The group’s campaign could have seen Mnangagwa demoted at the Zanu PF annual people’s conference, which ended in Victoria Falls yesterday.
Mnangagwa had reportedly been the target of a plot by a group of hawks in the ruling party known as Generation 40 (G40) which has been pushing for the elevation of Grace, the Zanu PF Women’s League boss, to the presidium.
But Mugabe, in his speech to officially close the conference yesterday, seemed to pour cold water at the plot, describing any thoughts of leadership change as “dreams”.
“We all had our thoughts of what was going to happen at this conference. Some said there would be chaos, fights and violence. Some said there would be thugs planted to cause confusion,” Mugabe said.
“Some even said there would be changes to the leadership. That was a dream maybe driven by fear, but that is all gone. We are now working together, the leadership smiling and committed to the resolutions of the party.”
The women’s League had demanded in its resolutions to the conference that a woman be incorporated into the presidium by 2016, giving Mugabe only two weeks to do that. But Mugabe in his closing remarks appeared to brush off the suggestion, saying the resolutions would be looked into and consolidated with only the most important ones being picked.
Reports abound that the G40 faction was pushing until the very end to have Mugabe tweak his inner circle. But the Mnangagwa faction hit back by lobbying for the adoption of the contentious “women’s quota” resolution, but with a sting in the tail. They wanted the Zapu side of Zanu PF to provide the candidate.
The tide was now rising against Vice-President Phelekezela Mphoko, with deputy secretary for Women’s League Eunice Sandi-Moyo’s name featuring prominently.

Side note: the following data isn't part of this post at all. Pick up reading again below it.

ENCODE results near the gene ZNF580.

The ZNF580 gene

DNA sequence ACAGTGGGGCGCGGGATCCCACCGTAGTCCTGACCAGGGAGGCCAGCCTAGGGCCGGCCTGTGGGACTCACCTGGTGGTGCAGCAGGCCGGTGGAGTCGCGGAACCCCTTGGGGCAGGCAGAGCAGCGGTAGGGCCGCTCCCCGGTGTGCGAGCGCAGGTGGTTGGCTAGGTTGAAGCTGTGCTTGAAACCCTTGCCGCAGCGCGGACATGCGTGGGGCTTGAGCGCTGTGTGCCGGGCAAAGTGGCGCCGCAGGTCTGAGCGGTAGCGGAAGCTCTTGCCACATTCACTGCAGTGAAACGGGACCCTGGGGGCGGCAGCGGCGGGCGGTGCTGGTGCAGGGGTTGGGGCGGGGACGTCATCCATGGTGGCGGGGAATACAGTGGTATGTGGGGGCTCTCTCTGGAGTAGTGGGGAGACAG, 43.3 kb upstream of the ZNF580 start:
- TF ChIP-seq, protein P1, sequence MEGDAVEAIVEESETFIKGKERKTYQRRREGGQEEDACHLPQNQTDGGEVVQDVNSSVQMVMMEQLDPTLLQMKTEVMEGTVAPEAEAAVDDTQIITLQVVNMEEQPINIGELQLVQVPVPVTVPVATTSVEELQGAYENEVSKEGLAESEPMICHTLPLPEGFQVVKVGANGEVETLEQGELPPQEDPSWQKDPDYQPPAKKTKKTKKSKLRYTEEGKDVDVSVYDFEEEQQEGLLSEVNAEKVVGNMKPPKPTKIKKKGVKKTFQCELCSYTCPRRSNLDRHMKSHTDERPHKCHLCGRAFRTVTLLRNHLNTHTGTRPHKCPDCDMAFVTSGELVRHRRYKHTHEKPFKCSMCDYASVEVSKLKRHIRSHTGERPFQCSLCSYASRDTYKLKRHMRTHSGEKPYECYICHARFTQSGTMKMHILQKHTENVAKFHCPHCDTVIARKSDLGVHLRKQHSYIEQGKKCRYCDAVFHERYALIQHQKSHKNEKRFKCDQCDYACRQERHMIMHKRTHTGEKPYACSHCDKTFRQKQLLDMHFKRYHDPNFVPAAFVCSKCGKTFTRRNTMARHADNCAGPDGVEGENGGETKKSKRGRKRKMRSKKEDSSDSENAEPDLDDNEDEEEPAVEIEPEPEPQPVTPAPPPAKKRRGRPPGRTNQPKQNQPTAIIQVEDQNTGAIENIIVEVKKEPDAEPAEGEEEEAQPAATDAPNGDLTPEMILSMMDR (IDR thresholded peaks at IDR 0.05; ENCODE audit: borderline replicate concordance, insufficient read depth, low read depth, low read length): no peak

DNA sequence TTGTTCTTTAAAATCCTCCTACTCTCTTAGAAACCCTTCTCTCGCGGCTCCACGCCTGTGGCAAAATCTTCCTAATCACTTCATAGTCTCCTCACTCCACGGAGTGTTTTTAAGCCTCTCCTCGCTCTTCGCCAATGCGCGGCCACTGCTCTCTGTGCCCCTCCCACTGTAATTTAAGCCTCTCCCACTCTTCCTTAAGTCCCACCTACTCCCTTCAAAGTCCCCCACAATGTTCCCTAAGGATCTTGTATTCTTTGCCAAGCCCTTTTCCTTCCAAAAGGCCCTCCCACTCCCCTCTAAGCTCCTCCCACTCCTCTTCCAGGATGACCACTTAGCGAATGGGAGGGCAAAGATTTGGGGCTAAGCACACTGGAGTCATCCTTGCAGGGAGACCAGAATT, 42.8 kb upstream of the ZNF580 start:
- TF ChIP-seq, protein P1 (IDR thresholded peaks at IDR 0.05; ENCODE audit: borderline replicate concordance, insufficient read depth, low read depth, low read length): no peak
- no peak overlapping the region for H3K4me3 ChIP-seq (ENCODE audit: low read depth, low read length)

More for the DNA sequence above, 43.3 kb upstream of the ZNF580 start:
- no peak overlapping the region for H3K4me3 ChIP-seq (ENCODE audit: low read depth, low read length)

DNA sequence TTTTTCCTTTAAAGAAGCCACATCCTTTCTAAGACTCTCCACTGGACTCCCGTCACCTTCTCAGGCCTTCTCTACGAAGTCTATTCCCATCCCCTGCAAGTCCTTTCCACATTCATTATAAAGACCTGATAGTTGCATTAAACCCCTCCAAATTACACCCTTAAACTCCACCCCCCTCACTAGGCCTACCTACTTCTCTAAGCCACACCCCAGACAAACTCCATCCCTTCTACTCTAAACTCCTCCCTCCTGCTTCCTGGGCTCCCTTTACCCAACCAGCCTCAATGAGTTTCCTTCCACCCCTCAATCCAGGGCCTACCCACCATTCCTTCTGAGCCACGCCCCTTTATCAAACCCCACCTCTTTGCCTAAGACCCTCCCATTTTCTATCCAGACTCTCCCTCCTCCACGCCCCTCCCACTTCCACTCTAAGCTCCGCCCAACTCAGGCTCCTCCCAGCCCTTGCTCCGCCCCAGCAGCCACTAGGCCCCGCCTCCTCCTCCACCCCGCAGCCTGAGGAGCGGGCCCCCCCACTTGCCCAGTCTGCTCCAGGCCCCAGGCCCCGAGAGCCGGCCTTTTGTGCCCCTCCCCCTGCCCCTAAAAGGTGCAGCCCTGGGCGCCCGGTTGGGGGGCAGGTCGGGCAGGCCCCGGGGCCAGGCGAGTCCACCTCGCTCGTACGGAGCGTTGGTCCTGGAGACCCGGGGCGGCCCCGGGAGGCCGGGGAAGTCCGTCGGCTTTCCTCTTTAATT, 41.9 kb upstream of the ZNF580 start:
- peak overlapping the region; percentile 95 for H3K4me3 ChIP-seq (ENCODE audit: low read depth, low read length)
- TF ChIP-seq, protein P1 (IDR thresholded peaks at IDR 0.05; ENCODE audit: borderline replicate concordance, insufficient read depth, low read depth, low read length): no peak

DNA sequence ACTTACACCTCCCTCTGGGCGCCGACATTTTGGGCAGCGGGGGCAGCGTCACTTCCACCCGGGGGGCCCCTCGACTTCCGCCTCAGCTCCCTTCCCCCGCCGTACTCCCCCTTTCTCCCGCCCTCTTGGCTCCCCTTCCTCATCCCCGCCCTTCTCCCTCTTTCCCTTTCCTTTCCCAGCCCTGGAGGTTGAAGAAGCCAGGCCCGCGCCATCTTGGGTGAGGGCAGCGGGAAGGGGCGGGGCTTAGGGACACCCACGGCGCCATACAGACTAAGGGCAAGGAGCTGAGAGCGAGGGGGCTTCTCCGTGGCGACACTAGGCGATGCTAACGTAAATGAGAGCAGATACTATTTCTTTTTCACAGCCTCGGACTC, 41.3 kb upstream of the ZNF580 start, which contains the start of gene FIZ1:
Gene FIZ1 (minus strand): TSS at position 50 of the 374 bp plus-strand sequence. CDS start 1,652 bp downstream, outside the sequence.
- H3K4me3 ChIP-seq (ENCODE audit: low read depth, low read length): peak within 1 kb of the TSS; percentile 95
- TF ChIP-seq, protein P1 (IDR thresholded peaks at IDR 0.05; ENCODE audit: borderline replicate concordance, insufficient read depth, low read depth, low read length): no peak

“We will, of course, agree to the women’s quota resolution but this time she has to come from the Zapu side. Zanu PF has already provided [Joice]Mujuru [former vice-president],” said a source close to the goings-on.
Mnangagwa loyalists were upbeat when other provinces said they would back a former Zapu woman into the presidium.
“Tables have turned against them because they thought they were done with Mnangagwa,” the source said.
The Standard heard that at least eight of the 10 Zanu PF provinces had agreed to this move, taking G40 by surprise and forcing a rethink and rephrasing of resolutions.
When Sandi-Moyo stood up to read the Women’s League resolution, everything had been watered down and the radical stance that had characterised the run-up to the conference was gone. But insiders claimed there had been an audacious attempt to push Grace even further than the vice-presidency.
“They, at one time, actually wanted a resolution endorsing Grace as party leader, but she had been rattled by the push for the VP position. She could not read the resolution, so Sandi-Moyo had to do it for her,” said another source.
The Standard was there when one youth leader early yesterday received a call with the message “if you are called and asked about a resolution relating to Amai [Grace] being nominated for the presidency, do not say anything. There is a trap,” the caller claimed.
Now it is back to the drawing board for both factions with Mugabe having been unambiguous about issues of leadership renewal; “…not until 2019. We cannot change the team if it has been working well mid-stream after congress”.
Mnangagwa’s apparatchiks are clear they will continue to push for Sandi-Moyo but for G40 the situation is not as clear. Grace seemed to buckle under the weight of prospective power and it remains to be seen what tact she will turn to now that the purpose of rallies is over.
But Mnangagwa is not without bruises as his alleged storm trooper and war veterans leader, Christopher Mutsvangwa received a tongue lashing from Mugabe as the former guerrilla leader rallied his faction ridden troops into some sort of cohesion that seemed all but utopian.
But the die has been cast and the “Crocodile” as Mnangagwa is known by his adversaries lived to fight another day for the throne that has oscillated into and from his grasp for decades now.